Practice good leadership with your volunteer base. Don’t wait until you have a staff of 100 to begin applying sound leadership principles. Do it with your volunteer base in your small church. Treat them well, like you would treat employees. Think of each member as a vital member of your team, a team entrusted by God to bring the good news of the gospel to your small slice of His creation.

Thanks Dan! Good thoughts!

What do you think? Do you lead in a small church? What unique challenges do you face? What lessons have you learned? 

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17 thoughts on “Guest Post: Lessons Learned in Leading a Small Church

  1. These are excellent lessons that are important for small church leaders to learn. Since others have commented on other points, I would like to point out the importance of #4. In some cases duplication is called for (for example most churches want to have a good children's ministry). But some things you can leave to other churches while you concentrate on the things God has given you to do. Great article!
    Terry Reed
    Small Church Tools

  2. Is anything less than mega small? Good leadership is needed to minister to the needs of any size church. Sound biblical mega churches inspire me, not intimidate me. To hear 'well done" you have to do your best with whatever God has given you, and that's why I thank you for the leadership advice you share!

  3. Great suggestions here. I am on staff at a mega-church and I get to visit other churches frequently. I visited a much smaller church yesterday but was impressed with some of the things they were doing. I even walked away with 2 good ideas for our church. We can always learn something from anyone.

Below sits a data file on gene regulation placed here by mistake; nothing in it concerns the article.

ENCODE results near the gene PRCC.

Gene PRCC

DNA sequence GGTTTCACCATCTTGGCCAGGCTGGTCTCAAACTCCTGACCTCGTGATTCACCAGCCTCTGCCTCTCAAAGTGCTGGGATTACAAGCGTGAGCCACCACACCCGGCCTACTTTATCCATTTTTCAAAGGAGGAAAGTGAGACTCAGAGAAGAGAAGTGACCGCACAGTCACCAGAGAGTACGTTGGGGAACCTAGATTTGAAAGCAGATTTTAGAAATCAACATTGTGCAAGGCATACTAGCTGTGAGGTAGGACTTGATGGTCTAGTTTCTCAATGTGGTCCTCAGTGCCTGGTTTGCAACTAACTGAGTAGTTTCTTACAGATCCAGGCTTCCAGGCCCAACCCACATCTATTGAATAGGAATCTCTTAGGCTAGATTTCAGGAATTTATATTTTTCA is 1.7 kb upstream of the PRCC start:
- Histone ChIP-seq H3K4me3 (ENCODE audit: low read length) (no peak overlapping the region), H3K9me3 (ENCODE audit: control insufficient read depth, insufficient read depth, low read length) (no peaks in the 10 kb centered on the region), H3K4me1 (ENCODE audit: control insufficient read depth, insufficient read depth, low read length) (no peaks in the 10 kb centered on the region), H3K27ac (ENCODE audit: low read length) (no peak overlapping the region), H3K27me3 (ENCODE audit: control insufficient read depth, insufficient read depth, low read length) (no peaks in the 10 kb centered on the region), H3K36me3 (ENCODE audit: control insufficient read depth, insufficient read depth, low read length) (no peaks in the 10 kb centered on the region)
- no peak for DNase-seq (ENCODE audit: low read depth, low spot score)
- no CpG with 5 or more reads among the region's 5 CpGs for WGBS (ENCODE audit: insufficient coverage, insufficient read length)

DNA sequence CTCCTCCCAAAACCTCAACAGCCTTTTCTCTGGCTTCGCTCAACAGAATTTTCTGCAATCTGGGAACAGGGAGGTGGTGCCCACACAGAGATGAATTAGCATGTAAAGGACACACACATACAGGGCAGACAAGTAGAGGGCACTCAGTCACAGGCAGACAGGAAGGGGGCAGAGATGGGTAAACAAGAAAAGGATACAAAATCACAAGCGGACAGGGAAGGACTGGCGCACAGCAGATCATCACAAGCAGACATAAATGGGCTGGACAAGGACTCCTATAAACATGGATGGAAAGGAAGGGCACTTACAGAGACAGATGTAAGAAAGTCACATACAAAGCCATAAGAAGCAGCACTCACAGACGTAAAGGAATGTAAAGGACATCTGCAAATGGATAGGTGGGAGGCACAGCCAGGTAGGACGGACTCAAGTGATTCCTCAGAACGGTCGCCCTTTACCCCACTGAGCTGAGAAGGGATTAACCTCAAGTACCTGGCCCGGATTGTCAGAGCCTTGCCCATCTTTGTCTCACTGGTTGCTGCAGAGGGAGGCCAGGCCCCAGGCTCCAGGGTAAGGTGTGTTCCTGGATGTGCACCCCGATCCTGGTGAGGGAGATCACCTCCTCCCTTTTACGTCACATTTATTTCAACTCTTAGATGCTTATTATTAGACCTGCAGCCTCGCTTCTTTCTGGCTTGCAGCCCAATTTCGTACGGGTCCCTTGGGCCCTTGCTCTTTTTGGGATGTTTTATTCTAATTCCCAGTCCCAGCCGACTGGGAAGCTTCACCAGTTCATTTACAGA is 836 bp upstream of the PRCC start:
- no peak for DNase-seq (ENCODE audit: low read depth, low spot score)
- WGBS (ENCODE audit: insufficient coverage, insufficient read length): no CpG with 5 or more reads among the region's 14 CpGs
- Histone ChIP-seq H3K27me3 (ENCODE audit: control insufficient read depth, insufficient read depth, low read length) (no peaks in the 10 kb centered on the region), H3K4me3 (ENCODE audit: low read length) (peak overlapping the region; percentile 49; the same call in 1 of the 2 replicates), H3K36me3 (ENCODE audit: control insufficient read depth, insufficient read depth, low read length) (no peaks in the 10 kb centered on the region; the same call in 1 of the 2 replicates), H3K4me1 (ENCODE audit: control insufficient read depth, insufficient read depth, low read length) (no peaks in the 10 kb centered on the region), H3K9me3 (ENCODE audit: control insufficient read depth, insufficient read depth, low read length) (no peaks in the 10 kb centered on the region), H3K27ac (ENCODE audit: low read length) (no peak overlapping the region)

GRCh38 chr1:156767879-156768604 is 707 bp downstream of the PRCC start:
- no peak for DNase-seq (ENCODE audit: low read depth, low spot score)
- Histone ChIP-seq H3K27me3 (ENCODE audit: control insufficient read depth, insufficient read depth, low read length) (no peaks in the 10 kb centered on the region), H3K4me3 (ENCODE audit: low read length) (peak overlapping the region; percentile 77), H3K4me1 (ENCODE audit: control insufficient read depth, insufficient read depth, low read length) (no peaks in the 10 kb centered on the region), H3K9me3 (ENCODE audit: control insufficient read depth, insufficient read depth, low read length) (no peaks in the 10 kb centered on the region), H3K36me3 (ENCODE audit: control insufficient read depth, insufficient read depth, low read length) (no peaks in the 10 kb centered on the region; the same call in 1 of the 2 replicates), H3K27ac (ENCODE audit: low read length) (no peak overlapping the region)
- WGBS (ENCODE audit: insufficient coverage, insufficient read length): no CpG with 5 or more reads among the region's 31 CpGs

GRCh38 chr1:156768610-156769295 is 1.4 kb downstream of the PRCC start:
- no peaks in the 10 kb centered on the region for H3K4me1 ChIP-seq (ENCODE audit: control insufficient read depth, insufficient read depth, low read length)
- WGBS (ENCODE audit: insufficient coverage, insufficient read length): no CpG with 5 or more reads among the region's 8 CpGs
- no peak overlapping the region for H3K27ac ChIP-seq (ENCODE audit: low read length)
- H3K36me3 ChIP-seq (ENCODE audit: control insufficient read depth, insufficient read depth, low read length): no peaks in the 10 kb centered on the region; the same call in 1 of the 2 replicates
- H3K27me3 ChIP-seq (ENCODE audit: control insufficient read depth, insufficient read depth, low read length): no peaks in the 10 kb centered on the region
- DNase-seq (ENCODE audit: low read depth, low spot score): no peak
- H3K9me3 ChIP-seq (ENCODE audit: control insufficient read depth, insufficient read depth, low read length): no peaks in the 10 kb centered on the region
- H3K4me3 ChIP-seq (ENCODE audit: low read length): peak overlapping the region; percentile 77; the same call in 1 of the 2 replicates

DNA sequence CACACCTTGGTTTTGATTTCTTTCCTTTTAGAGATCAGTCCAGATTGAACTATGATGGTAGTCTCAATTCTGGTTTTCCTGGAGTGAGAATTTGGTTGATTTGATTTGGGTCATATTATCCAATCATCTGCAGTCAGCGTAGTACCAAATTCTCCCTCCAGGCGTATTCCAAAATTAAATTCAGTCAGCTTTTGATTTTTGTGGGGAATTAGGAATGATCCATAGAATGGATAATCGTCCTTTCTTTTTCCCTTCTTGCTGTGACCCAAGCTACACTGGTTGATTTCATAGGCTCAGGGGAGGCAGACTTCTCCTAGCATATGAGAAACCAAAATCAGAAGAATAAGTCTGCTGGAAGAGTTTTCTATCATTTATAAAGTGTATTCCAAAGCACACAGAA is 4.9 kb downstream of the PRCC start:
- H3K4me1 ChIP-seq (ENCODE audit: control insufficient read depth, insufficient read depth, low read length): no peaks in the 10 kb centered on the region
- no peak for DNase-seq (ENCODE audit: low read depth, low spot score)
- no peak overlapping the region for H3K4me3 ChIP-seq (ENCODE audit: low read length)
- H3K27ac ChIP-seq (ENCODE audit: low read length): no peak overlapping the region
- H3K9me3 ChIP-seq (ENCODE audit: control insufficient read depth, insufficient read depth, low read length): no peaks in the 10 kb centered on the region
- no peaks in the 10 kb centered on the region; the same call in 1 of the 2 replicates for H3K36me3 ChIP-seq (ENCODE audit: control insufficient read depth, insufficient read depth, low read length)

Twitter: ericspeir

    • Eric, I agree completely. In fact, I've had the reverse effect. I've visited big churches and I concentrate on finding one thing they do well that we can actually do. And amazingly, there are procedures we can do regardless of the size.

  4. #2 is something that I have confronted personally for a while, and am finally "getting over the hill" of it with advice like this. It is often difficult the realize that what is considered smaller is often more "normal" than the larger ministry, in that there are more smaller churches than larger churches. I am now working on finding those fewer things we do well and focusing on making them better in our service for the Lord. Thanks for the helpful post and reminder.

  5. Words like these make me feel like I have a chance when I'm a pastor. Sometimes I feel like evangelicalism cares more about numbers than about solid discipleship. I'm so thankful that our Lord Jesus would leave 99 sheep behind while he went searching for his one lost sheep.

    • Andrew, I know exactly how you're feeling. Sometimes you get to feeling that if you're not on the cutting edge of everything in the church, then you don't matter. But we do have a chance and I learned that simple faithfulness goes a long way.

    • Dustin, that was something I have really come to learn in the past couple of years, a hard lesson at times. Truthfully, we should strive for authentic and awesome.

  6. his second was is huge to me Ron. as the pastor of a small church in a small town, it is easy to feel less that significant when compared to others. at a recent leadership weekend, we tried to list where we excelled and because we didn't come up with 5 we felt like failures. I now see how important it is for me to let them know that we need to focus on what we do and do it well. Great interview! thanks. Look forward to hearing you at Sticks.